3. Bitconnect: BCC $509 – $8
Bitconnect was a trading platform that incentivized users to deposit their Bitcoin in exchange for the platform’s native BCC token.
The platform promised returns of “up to 40% per month”, paid out in the BCC token. The token appreciated in price steadily over the course of several months until it all unraveled and crashed at the beginning of 2018.
Bitconnect, when pressed to answer how they achieved such astronomical returns on new deposits, referred to their mysterious “trading bots” that supposedly timed market moves to make money for investors.
Many seasoned crypto veterans openly called Bitconnect a Ponzi scheme, inferring that the yield awarded to clients was actually coming from constantly onboarding new users who deposited their money onto the platform.
Despite widespread skepticism, it wasn’t until the security boards of Texas, and North Carolina sent cease and desist notices to Bitconnect that the exchange was forced to close their doors to new clients, and the scheme collapsed.
The BCC token crashed from an all-time high of $509 to just over $8 in the course of a month. Billions of value were wiped out in the blink of an eye, and Bitconnect ended up the butt of internet memes and jokes as the fraud was exposed.
4. FTX (FTT Token): $85 to $0.87
No crypto collapse story would be complete without discussing FTX, the exchange that landed in bankruptcy court, along with its sister company Alameda Research.
At the heart of the trouble, the FTX exchange token, FTT, comprised about a third of Alameda’s balance sheet. However, the thinly traded token led proved a fragile asset. Amid selling pressure for FTT after the token’s prominent balance-sheet role became public, the FTT token price collapsed to under a dollar compared to an all-time high of $85. In the days prior to the selloff, FTT traded in the low 20s.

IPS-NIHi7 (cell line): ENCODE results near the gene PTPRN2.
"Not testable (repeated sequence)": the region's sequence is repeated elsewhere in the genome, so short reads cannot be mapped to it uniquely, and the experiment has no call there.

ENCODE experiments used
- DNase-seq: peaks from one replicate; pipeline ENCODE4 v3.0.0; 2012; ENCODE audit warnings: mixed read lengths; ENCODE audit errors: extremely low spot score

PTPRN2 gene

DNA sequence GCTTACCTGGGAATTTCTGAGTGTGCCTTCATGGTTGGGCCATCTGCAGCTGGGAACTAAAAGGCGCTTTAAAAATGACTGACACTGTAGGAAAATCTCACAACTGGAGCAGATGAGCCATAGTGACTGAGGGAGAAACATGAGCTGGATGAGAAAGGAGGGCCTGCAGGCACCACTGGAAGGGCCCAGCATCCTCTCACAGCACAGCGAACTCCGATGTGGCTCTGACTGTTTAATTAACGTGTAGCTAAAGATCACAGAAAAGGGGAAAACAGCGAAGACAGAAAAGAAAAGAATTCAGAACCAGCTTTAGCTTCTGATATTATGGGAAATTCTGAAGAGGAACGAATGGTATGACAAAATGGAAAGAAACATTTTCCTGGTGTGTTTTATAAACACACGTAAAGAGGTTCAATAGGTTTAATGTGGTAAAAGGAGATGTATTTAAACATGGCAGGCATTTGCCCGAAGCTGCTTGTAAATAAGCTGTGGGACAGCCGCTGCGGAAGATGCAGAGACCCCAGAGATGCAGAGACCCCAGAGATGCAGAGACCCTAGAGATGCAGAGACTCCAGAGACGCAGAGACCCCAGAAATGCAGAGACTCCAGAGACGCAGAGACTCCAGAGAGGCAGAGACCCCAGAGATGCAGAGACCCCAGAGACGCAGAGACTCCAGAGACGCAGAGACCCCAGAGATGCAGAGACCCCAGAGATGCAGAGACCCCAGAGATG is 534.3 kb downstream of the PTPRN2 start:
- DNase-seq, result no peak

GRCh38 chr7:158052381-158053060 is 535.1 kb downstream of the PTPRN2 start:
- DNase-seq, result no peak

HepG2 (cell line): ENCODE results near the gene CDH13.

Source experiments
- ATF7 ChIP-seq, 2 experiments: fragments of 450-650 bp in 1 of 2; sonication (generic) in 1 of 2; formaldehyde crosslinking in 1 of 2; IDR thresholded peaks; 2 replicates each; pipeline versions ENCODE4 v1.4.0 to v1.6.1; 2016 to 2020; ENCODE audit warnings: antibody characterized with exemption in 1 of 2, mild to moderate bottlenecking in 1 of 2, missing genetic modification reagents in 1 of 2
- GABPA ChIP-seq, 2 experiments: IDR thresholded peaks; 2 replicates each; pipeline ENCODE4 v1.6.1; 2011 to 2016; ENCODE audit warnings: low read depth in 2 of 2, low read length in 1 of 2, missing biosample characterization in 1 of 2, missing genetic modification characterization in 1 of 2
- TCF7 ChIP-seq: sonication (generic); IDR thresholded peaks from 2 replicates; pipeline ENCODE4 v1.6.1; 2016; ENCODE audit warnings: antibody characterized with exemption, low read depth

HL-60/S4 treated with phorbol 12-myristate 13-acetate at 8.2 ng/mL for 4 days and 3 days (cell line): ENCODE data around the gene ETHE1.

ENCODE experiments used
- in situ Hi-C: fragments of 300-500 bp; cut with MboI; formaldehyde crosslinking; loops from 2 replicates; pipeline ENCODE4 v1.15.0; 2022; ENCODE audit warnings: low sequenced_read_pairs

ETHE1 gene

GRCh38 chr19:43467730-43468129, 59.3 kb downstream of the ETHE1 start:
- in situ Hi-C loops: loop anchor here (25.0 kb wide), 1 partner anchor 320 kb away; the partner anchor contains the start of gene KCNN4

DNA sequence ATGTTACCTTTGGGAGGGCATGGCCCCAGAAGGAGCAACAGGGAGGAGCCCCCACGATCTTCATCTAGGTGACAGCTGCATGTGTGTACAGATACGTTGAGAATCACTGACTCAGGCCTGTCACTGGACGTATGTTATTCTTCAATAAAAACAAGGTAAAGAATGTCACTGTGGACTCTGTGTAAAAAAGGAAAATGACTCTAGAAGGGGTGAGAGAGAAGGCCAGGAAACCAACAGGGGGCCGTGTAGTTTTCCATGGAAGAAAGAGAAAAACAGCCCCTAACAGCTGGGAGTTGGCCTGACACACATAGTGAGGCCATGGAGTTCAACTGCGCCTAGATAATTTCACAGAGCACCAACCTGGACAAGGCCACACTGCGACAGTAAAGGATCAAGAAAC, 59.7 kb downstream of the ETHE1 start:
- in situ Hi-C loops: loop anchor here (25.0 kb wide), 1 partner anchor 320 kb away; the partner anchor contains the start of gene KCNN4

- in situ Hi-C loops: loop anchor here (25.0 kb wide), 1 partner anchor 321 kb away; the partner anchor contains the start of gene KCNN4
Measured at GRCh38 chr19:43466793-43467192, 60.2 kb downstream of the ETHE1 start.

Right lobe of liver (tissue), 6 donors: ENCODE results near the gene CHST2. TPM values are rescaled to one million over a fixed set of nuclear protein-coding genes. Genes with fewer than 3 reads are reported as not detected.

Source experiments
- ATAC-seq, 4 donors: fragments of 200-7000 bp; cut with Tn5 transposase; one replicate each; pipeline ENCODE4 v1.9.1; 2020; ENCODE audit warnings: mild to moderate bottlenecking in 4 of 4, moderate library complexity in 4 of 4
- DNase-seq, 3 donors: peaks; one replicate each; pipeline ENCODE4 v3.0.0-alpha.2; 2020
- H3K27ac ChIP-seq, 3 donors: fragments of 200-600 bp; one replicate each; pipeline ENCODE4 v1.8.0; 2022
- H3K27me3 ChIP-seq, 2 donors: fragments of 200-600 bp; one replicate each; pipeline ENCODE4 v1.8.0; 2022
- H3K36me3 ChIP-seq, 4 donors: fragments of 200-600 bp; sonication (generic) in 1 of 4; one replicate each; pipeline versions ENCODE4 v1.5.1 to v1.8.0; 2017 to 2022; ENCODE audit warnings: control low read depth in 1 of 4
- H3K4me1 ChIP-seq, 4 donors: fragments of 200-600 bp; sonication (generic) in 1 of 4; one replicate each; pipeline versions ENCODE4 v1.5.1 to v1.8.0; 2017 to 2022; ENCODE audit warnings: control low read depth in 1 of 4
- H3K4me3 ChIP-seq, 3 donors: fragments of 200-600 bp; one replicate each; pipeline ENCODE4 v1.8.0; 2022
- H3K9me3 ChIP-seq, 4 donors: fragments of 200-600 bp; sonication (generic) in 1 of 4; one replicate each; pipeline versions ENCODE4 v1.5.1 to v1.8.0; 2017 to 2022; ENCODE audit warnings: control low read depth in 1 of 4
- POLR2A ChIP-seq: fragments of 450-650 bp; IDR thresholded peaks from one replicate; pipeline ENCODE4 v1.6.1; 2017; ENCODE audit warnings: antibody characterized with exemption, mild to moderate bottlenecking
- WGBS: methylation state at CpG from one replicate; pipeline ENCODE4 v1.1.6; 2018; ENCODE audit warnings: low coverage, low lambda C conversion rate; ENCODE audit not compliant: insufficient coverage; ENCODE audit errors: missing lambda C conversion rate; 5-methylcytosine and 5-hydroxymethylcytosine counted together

Simultaneously, the FTX exchange saw a massive wave of withdrawals from shaken customers, with billions of dollars in withdrawals in a single day reported by then-CEO Sam Bankman-Fried in a Twitter thread.
The collapse and wave of withdrawals led FTX to file for bankruptcy, but not without taking a few other industry players down as well. Genesis Trading and BlockFi, well-known crypto lenders, both filed for bankruptcy as well following the FTX collapse, each having exposure to the FTX or Alameda. Genesis reportedly still owes $900 billion to Gemini, another popular crypto exchange.
Allegations of fraud and money laundering continue as Sam Bankman-Fried faces federal charges and billions in customer assets are allegedly missing.
Following the fallout, Bitcoin reached its low for the year, and Solana, a token supported by FTX and Alameda, fell below $10 compared to its 2021 all-time high of $260 reached a year before FTX’s collapse.
Final Thoughts on Crypto Crashes
Crypto as an industry is rife with booms, busts, and collapses. While some of the selloffs happen due to natural market cycles, many platforms and protocols have collapsed under the weight of their questionable legitimacy.
If you’re looking to invest in cryptocurrencies, remember that crypto is a volatile market, and you may end up losing more than you thought possible.
Some good rules to keep in mind are that if returns seem too good to be true, they often are, projects can go up in price for a long time before collapsing all at once (so just because a project has a price history of appreciation does not mean that it is legitimate,) and even projects like stablecoins are not fully insulated from the volatility of the crypto market.
As far as the broader market goes, crypto is definitely in an extended bear market — sometimes called a “winter” — for the second half of 2022.
Despite prices languishing, there are more crypto projects than ever being built, and talent continues to enter the space at record rates.
Long-time crypto supporters have faith that the low prices are a periodic lull and that the next bull market will make the last two look tiny in comparison.
Only time will tell, but if there’s one thing we know for sure, it’s that crashes are an inevitable part of crypto, and we are still in store for many more.